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Hockey and the Deaf:

Jeff Ruhland

3/27/08

 

Hockey and the Deaf

 

Hockey is a very vocal sport. It is quick paced and yelling between teammates is very common. There are plays that need to be set up in the offensive or defensive zones, and unlike basketball where the hands are open so plays can be called using fingers, the hands are covered by protective gloves so the fingers are not easily seen. The plays are yelled between the players so they know where to go and what to do. It is also easier to locate a teammate during such fast play if the player with the puck can hear the other yelling, or also letting him know if an opposing player is chasing them and cannot be seen since humans don't have eyes in the backs of our heads. Also, the referees stop plays using whistles which can only be heard. No lighting or anything represents a stoppage of play.

 

I first thought that being deaf would make playing competitive hockey impossible because of the major need of hearing. After doing research, I realized there has been one legally deaf player who played in the National Hockey League. Jim Kyte was the first and only legally deaf NHL hockey player. He was a defensemen drafted in 1982, and played until 1997. He was forced to retire from a car accident that gave him post concussion syndrome for many years following the accident. According to www.hockeydraftcentral.com, Jim Kyte wore hearing aids during games. In the article it states, "To protect his hearing aids, Kyte wore a helmet that had special flaps covering the center of his ears"(Dan David, 2001). He wasn't the greatest player on the ice, he only had 66 points in 598 total games. He was known for his physical play and also is off ice contributions to the deaf community and other charities.

 

 There has been one other player that is partially deaf that plays currently. His name is Steve Downie. "He is deaf in his right ear due to the hearing disorder otosclerosis and wears a hearing aid" (Wikipedia, 2008). No NHL players are completely deaf and don't wear a hearing aid if they are hard of hearing. The hearing aid is used mostly just to hear high sounds such as the whistles.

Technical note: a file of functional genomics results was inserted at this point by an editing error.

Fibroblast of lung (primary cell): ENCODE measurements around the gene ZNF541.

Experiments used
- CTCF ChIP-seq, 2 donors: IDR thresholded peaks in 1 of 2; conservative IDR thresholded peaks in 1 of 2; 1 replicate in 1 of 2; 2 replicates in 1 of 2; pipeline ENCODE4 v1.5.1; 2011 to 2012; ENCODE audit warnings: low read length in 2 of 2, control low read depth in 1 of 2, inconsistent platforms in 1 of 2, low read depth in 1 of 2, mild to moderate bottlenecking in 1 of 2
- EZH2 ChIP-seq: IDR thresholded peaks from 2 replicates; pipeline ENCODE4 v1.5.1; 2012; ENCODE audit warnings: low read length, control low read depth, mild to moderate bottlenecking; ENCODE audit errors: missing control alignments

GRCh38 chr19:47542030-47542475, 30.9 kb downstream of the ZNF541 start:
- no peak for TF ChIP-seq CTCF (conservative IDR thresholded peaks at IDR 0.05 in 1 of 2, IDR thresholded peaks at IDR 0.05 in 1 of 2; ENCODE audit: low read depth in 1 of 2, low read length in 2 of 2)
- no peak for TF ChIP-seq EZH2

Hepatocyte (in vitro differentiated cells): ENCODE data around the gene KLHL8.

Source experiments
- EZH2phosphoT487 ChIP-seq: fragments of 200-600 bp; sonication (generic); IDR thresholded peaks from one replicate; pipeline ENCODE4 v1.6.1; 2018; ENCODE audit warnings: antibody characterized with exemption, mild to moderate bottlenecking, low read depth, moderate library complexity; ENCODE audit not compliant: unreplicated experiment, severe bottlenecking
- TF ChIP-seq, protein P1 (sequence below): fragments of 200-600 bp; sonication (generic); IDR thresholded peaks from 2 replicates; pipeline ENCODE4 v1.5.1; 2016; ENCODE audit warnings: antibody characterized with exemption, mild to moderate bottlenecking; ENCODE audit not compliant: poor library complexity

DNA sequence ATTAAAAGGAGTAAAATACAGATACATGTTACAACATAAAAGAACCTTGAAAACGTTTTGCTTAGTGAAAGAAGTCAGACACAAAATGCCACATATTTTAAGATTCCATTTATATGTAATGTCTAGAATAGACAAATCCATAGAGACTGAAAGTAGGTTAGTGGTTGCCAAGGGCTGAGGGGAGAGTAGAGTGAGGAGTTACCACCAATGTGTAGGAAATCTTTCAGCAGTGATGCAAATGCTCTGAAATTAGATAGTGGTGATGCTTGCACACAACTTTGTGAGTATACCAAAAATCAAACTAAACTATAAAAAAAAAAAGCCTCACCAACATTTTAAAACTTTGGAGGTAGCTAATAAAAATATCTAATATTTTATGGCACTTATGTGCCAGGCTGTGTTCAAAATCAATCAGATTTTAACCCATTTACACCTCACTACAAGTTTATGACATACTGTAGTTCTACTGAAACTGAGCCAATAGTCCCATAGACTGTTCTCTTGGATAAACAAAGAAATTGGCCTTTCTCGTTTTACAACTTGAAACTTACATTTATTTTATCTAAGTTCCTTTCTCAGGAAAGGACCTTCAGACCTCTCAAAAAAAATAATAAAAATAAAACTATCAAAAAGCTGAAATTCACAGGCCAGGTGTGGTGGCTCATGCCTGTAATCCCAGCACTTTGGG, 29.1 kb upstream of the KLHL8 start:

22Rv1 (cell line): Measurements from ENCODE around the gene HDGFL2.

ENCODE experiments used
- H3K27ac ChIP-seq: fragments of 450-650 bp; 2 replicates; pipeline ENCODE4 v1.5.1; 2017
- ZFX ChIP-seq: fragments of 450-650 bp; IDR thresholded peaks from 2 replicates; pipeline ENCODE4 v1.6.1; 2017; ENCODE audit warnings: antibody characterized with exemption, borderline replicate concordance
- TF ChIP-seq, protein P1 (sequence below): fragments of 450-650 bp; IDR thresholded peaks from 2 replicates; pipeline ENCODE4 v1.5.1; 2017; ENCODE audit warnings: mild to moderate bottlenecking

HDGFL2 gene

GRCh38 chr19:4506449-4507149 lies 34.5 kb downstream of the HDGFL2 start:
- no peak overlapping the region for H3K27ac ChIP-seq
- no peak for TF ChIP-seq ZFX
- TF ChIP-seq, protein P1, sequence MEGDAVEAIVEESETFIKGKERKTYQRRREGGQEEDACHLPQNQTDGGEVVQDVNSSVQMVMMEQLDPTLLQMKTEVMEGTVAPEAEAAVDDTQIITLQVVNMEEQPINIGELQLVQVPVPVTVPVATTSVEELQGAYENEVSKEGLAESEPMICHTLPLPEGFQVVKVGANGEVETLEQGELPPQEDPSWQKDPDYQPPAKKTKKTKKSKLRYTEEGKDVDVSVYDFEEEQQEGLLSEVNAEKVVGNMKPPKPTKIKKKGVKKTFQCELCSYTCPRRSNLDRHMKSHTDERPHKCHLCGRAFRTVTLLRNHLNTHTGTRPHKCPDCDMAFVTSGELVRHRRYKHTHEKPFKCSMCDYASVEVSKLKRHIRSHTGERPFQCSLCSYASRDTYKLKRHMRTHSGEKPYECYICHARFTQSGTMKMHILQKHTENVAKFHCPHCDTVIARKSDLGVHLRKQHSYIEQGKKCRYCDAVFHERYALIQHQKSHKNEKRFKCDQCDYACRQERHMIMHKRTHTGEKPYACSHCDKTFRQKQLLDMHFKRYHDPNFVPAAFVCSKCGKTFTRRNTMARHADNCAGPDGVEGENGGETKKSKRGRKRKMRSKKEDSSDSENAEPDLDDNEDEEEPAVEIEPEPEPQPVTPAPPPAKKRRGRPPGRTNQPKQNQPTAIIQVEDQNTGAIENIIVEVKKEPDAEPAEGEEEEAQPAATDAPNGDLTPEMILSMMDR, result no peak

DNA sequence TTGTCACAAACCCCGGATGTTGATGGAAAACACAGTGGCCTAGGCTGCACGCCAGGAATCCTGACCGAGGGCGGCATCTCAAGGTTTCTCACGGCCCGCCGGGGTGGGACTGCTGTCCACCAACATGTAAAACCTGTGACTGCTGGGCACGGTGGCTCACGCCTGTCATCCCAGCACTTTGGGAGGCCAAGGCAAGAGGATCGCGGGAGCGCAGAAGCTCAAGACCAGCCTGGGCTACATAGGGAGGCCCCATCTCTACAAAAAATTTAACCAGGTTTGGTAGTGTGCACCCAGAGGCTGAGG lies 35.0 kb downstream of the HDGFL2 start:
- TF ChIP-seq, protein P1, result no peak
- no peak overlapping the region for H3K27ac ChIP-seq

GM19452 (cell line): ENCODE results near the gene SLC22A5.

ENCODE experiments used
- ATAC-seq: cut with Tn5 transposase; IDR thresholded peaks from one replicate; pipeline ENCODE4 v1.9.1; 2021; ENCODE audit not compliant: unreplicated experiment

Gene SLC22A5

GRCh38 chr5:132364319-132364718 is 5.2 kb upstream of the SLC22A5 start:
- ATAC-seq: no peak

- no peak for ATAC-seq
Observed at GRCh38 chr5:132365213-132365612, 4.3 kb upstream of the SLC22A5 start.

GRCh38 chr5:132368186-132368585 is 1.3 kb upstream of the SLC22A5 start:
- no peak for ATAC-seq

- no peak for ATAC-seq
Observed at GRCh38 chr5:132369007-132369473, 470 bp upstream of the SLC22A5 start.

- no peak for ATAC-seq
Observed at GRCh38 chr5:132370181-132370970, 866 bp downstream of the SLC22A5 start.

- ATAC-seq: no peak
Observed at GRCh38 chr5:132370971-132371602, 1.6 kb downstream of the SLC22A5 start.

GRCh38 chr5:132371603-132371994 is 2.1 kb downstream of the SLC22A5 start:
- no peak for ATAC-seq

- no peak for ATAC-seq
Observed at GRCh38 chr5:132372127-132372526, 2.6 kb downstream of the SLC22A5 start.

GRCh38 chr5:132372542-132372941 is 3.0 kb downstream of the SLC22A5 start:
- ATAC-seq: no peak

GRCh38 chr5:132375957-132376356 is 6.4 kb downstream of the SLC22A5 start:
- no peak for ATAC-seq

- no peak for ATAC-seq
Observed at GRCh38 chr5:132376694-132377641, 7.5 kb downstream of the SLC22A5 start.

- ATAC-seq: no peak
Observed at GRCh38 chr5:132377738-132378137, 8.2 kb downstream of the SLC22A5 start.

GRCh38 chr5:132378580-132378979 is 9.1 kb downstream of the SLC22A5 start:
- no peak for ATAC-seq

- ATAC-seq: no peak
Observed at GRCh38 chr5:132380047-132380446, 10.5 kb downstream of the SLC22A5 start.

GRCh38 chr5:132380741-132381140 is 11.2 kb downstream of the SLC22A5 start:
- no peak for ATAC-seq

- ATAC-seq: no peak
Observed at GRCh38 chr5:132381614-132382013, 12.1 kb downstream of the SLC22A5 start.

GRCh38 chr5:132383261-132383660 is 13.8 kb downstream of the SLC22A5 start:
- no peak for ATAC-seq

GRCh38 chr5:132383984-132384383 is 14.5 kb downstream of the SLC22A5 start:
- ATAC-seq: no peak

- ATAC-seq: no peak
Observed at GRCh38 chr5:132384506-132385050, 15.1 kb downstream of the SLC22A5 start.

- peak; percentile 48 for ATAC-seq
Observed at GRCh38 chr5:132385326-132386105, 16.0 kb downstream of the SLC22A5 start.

There are leagues that are dedicated to deaf hockey players, such as the DEAFinitely Hockey Program in Worcester, MA. The program is linked with the college Holy Cross. Holy Cross has a very large ASL program with many major events such as the annual DEAFinitely Hockey Program. According to Judy Freedman Fask in the DEAFinitely hockey program guide, the players were, "Joined by more than 20 students from the Holy Cross ASL program throughout the season"(Fask, 2005). There are many other small organizations that have youth hockey programs for the deaf community also.

 

On a larger scale, there is a hockey program that competes in the winter Deaflympics. Countries that participated in the recent winter Deaflympics hockey tournament in Salt Lake City, Utah in early February were Russia, Canada, USA, Finland, Germany, and Sweden. USA won the gold medal. Many players on the team came from a great hockey program called the American Hearing Impaired Hockey Association.

 

NHL Hall of Famer Stan Mikita and business partner Irv Tiahnybik started the Stan Mikita Hockey School for the Hearing Impaired in 1973 and that school started a long needed hockey program that has grown so fast because of its popularity. Hundreds of students attend the hockey school each year to learn to play hockey, or better tune their hockey skills and possibly play for US National DEAFlympics team. The program was started because Irv Tiahnybik wanted a hockey program started for his son who was deaf. Tiahnybik could not find coaches that would teach his son how to play.

I have been playing hockey for 20 years and I had no idea that these organizations existed for deaf players. I actually didn't know any competitive hockey players were deaf. In my mind, I thought it would be too hard for a hockey player to play being deaf. It is fantastic that players are able to use hearing aids to assist them in hearing the whistles or anything else they would need to hear while playing the game. I wanted to know if they use other means of communication between players, coaches, and referees, but I wasn't able to get a hold of anyone to explain the specifics of the rules, if they are different, between regular and hearing impaired leagues.



References:

"Jim Kyte." Wikipedia, The Free Encyclopedia. 15 Jan 2008, 05:31 UTC. Wikimedia Foundation, Inc. 27 Mar 2008 <http://en.wikipedia.org/w/index.php?title=Jim_Kyte&oldid=184427609>

David, Dan. (2001, June). 1982 Draft Pick Jim Kyte. Hockey Alliance. March 23, 2008. <http://www.hockeydraftcentral.com/1982/82012.html>

"Steve Downie." Wikipedia, The Free Encyclopedia. 25 Mar 2008, 13:05 UTC. Wikimedia Foundation, Inc. 27 Mar 2008 <http://en.wikipedia.org/w/index.php?title=Steve_Downie&oldid=200788347>

Fask, Judy Freedman. (2005). DEAFinitely Hockey for the Deaf. Massachusetts Hockey. March 23, 2008. <http://www.masshockey.com/Definitely/>

Fernandez, Ralph. (2008). Sports. Deaflympics. International Committee of Sports for the Deaf. March 23, 2008. <http://www.deaflympics.com/about/credits.asp>

Staff (2008). Stan Mikita Hockey School for the Hearing Impaired. American Hearing Impaired Hockey Association. March 23, 2008. <http://www.ahiha.org/aboutus.asp>

 


 


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